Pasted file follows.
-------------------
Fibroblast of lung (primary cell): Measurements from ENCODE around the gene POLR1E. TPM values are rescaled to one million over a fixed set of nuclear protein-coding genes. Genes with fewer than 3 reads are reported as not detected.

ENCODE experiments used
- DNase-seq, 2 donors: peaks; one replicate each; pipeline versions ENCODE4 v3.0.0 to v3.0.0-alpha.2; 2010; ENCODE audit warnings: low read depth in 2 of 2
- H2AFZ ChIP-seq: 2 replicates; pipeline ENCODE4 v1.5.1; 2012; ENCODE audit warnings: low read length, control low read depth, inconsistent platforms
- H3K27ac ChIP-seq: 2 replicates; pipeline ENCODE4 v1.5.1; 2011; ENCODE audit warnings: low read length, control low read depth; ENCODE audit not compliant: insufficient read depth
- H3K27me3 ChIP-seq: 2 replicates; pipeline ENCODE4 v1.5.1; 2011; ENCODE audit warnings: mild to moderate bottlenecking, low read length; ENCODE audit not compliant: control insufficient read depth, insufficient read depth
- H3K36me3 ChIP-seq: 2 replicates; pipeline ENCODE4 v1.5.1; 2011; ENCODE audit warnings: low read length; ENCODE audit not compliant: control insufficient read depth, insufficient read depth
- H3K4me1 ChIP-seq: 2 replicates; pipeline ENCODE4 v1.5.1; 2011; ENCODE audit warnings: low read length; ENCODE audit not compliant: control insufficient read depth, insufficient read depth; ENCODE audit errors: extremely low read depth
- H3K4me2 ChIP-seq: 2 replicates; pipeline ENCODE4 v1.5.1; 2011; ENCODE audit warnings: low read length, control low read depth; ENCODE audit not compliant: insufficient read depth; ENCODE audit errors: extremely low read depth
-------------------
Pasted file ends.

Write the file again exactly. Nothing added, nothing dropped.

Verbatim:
Fibroblast of lung (primary cell): Measurements from ENCODE around the gene POLR1E. TPM values are rescaled to one million over a fixed set of nuclear protein-coding genes. Genes with fewer than 3 reads are reported as not detected.

ENCODE experiments used
- DNase-seq, 2 donors: peaks; one replicate each; pipeline versions ENCODE4 v3.0.0 to v3.0.0-alpha.2; 2010; ENCODE audit warnings: low read depth in 2 of 2
- H2AFZ ChIP-seq: 2 replicates; pipeline ENCODE4 v1.5.1; 2012; ENCODE audit warnings: low read length, control low read depth, inconsistent platforms
- H3K27ac ChIP-seq: 2 replicates; pipeline ENCODE4 v1.5.1; 2011; ENCODE audit warnings: low read length, control low read depth; ENCODE audit not compliant: insufficient read depth
- H3K27me3 ChIP-seq: 2 replicates; pipeline ENCODE4 v1.5.1; 2011; ENCODE audit warnings: mild to moderate bottlenecking, low read length; ENCODE audit not compliant: control insufficient read depth, insufficient read depth
- H3K36me3 ChIP-seq: 2 replicates; pipeline ENCODE4 v1.5.1; 2011; ENCODE audit warnings: low read length; ENCODE audit not compliant: control insufficient read depth, insufficient read depth
- H3K4me1 ChIP-seq: 2 replicates; pipeline ENCODE4 v1.5.1; 2011; ENCODE audit warnings: low read length; ENCODE audit not compliant: control insufficient read depth, insufficient read depth; ENCODE audit errors: extremely low read depth
- H3K4me2 ChIP-seq: 2 replicates; pipeline ENCODE4 v1.5.1; 2011; ENCODE audit warnings: low read length, control low read depth; ENCODE audit not compliant: insufficient read depth; ENCODE audit errors: extremely low read depth